Notice the Pattern at the centerNotice the center of this basket. The pattern is typical of nearly all Tohono O'odham baskets. The basket shown at the left is from the late 1960's. Notice the beautiful golden patina that has come with age.

History of the Tohono O'odham

The Tohono O’odham, formally know as Papago have lived in the Sonoran Desert of southern Arizona and northern Mexico for centuries. It is known that people who have made a prosperous life out of what seems like an inhospitable land have inhabited this area for thousands of years. The Tohono O’odham are part of the family of Pima, Sand Papago, and Ak-chin - all share the same language with different dialects.

Tohono O’odham, which means “Desert People” in their language officially changed their name from Papago in the mid 1980’s with the ratification of a new constitution. Papago which loosely translated means “bean eater”, was a name given to the O’odham by the Spaniards in the 1600. It is assumed that the Spanish observed many O’odham chewing on the gum of Mesquite trees which produce bean like seeds when the name was given. The name change reflects a desire to retain identity and culture by telling the world who they really are.

The first known inhabitants of the region, the Hohokam (O’odham for “the people who vanished”) lived a prosperous life thousands of years ago. The Hohokam left evidence of advanced farming techniques that made use of collecting seasonal rainfall, and extensive irrigation channels from the local rivers. The Tohono O’odham practiced the same type of farming until the 20th century when modern growth in the Tucson area caused the Santa Cruz River to flow underground. The Santa Cruz River is one of only two rivers in the United States to flow north. The Hohokam also left behind dramatic ruins, evidence of a large civilization.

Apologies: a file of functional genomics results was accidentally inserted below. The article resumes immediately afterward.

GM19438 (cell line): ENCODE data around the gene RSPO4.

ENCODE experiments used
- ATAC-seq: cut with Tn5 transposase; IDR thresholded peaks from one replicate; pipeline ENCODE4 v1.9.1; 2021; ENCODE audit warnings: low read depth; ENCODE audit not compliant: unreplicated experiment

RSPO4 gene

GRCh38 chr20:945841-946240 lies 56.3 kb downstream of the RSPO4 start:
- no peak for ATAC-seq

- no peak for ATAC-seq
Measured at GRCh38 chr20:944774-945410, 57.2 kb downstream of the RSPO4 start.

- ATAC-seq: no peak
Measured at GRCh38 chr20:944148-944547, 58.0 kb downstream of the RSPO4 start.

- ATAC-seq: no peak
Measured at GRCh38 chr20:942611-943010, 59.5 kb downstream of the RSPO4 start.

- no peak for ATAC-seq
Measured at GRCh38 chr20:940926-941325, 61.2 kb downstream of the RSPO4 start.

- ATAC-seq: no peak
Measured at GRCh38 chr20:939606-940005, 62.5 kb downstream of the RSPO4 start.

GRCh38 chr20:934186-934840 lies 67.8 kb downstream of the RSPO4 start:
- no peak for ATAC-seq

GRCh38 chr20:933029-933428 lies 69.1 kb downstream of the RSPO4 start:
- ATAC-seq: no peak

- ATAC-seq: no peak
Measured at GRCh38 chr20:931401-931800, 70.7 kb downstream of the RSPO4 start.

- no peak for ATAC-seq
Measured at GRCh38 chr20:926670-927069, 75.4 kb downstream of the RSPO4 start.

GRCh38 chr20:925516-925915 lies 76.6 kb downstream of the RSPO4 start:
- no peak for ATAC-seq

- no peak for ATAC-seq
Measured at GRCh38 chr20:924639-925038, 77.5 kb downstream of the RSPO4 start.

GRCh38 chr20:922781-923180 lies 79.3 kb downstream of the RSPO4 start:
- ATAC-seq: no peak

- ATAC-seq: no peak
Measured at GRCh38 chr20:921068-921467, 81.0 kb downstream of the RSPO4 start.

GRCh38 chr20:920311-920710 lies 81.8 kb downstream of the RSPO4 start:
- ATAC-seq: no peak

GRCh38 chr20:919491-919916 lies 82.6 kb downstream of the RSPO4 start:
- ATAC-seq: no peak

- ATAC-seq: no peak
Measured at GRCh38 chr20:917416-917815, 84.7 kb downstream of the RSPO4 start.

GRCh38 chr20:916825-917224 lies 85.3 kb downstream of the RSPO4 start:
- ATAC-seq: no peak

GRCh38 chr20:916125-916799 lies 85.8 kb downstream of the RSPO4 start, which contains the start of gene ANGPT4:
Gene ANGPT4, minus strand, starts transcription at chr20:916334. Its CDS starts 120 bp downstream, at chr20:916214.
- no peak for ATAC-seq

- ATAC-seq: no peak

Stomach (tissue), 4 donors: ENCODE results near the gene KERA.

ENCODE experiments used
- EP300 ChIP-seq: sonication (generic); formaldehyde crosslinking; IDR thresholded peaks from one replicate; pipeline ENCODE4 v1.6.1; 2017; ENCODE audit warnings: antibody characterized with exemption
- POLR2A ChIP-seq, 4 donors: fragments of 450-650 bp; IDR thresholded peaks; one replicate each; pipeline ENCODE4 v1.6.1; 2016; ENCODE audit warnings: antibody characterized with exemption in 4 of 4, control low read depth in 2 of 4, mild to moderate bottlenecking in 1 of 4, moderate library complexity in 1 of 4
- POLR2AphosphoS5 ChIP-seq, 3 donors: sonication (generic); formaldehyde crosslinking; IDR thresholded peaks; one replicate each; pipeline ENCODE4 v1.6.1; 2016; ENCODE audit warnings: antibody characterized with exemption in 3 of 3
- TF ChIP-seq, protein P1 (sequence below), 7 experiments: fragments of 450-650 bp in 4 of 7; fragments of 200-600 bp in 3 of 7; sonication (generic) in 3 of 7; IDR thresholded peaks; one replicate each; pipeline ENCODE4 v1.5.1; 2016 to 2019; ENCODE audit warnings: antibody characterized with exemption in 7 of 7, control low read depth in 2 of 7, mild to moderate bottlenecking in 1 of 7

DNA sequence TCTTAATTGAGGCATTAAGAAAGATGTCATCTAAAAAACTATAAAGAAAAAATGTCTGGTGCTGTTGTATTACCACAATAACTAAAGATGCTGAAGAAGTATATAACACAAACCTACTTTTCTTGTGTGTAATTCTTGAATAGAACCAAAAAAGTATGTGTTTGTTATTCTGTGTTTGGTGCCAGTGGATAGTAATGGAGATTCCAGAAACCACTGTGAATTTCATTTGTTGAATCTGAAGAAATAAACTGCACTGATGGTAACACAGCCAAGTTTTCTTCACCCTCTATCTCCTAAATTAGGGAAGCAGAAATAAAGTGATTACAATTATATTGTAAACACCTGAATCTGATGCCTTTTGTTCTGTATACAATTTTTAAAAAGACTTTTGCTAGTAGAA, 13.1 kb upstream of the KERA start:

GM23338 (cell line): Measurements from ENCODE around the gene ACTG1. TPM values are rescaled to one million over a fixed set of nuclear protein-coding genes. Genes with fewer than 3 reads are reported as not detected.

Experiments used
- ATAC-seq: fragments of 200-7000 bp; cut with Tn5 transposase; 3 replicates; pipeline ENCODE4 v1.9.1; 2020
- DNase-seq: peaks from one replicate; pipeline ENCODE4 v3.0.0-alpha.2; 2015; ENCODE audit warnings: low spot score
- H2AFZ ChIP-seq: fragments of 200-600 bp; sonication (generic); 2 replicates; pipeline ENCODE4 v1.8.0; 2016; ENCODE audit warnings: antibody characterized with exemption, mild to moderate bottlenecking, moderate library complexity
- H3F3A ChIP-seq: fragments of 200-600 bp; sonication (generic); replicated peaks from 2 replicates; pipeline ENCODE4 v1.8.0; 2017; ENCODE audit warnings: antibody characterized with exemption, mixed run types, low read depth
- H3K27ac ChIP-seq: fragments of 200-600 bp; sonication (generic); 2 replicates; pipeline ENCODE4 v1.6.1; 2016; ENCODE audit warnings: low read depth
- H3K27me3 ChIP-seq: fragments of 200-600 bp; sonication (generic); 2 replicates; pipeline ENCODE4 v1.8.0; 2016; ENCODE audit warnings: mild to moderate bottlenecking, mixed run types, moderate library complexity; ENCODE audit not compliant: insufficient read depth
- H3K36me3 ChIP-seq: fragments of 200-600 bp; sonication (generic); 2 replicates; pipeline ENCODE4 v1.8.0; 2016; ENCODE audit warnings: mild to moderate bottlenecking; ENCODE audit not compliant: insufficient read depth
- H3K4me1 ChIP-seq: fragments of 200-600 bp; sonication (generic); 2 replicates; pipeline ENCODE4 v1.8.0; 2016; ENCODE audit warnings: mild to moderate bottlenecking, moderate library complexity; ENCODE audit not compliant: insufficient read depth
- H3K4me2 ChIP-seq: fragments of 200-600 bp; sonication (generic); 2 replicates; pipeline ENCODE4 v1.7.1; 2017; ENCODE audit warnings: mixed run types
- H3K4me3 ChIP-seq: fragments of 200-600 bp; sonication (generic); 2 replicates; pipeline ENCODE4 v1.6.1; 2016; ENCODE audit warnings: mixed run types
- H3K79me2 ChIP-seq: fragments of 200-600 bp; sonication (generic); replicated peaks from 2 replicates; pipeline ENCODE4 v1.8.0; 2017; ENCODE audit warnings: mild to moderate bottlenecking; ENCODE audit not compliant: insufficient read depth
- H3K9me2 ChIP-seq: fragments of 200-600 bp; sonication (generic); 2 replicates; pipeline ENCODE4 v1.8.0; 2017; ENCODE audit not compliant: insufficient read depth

There is no agreement among scholars that the Tohono O’odham are descendents of the Hohokam. Most O’odham do believe that they are. The Hohokam are often mentioned in the O’odham folklore, and are respected for their spiritual and earthly qualities.